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Venezuela crisis of 2017: A change in Trump’s dealings with dictators?

The relationship of America and Venezuela is expected to sail on rough waters as President Nicolas Maduro is handed stiff sanctions by President Donald Trump.



Venezuela crisis 2017

The United States has recently imposed rigorous sanctions on the government of Venezuelan President Nicolas Maduro, which can prolong what has been called the Venezuela crisis of 2017. The sanctions were brought about to counter the unchecked spread of corruption allegedly perpetuated by Maduro and his leaders.

Civil liberties in the country are being squashed as government opposition is not being given voice. The economy has been on a dive the past years with Venezuelans lining up for hours in a store just to get a loaf of bread that will get their family through the day.

As reported by The Independent, representatives from the U.S. government said that the sanctions represent an opposition to Maduro’s dictatorial moves. They also are designed to help the angered and oppressed Venezuelans in restoring liberty and democracy to their country. The sanctions come in the form of a freeze on the U.S.-based assets of Maduro and his closest colleagues. American individuals and corporations are also forbidden to have any kind of dealings with them.

Venezuela crisis of 2017

Venezuela crisis of 2017: President Nicolas Maduro is facing sanctions from the U.S. (Photo by Fabio Rodrigues Pozzebom via Wikimedia CommonsCC BY 3.0 BR )

This is the second spate of sanctions that the U.S. government has implemented this week against populist authoritarian figures running regions that have been perceived as dangerous depots. Just recently, the U.S. Congress enforced them on Russia for its participation in the war in Syria, as well as annexing certain nearby territories despite the protest of the U.S.’ European allies.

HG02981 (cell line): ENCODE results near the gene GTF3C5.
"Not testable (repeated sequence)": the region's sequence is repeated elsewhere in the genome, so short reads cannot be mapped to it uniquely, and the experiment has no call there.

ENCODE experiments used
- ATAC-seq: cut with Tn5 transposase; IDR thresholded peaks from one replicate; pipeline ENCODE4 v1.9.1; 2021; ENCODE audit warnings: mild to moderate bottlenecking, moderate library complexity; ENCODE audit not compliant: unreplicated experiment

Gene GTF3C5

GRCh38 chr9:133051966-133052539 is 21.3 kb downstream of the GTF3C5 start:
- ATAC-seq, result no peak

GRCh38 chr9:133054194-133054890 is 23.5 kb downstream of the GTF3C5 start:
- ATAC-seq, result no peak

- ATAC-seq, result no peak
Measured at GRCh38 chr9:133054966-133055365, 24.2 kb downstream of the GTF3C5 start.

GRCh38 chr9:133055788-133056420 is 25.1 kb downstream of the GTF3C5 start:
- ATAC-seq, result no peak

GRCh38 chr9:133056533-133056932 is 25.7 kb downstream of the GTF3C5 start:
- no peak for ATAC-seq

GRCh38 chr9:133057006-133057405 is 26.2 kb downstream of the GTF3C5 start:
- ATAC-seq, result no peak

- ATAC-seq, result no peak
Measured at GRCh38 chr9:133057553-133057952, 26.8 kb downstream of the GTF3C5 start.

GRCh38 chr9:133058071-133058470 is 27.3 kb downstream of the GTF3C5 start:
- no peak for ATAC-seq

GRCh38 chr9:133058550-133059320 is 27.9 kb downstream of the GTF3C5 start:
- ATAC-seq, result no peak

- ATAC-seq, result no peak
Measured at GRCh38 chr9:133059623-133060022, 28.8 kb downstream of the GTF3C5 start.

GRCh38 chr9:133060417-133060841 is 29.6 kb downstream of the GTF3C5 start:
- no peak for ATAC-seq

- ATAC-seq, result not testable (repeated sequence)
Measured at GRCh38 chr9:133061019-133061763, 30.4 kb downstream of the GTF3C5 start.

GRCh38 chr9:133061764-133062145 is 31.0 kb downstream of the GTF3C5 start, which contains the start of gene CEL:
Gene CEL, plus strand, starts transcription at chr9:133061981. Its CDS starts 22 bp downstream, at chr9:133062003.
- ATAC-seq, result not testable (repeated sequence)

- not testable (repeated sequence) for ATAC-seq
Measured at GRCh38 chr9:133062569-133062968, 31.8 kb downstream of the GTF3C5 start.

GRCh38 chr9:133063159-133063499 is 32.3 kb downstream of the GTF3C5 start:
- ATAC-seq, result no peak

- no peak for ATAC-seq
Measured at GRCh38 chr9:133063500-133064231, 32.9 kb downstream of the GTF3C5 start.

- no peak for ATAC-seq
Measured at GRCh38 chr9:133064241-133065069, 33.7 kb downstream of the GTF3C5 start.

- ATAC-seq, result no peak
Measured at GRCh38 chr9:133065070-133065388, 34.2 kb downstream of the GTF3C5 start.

Maduro and Vladimir Putin, Russia’s strongman, are perceived to be cut from the same cloth, although the latter has not let his countrymen into economic ruin. These two consecutive sanctions are making observers ask if this is the new approach that the new U.S. presidential administration will take, despite U.S. President Donald Trump’s consistent expression of admiration for authoritarian leaders. Prior to the U.S. Congress’ sanction against Russia, Trump and Putin had garnered headlines for creating a close U.S.-Russia bond unseen and unprecedented since the days of the Cold War.

The Guardian recently reported that Trump again has stopped what would have been the lifting of sanctions against another authoritarian regime in Sudan. The Obama administration had signed prior agreements that the sanctions would be lifted this year as Sudan had seemingly shown progress in anti-terrorism campaigns. Trump, however, said that more studies have to be made to ensure that Sudan and its government is not backing terrorists.

Only time will tell if Trump indeed had a change of heart about dealing closely with dictators. Right now, a few of the world’s strongmen are being made to feel the pressure, which is intended to restore democracy and a healthier economy to their troubled lands.

Olivia McCall is passionate about education, women and children’s rights, and the environment. A long-time investor, she covers news about the latest stocks (lately marijuana and tech), IPOs and indices, and is always on the lookout for socially responsible startups. She also writes about the food sector, and has a keen interest on cryptocurrencies.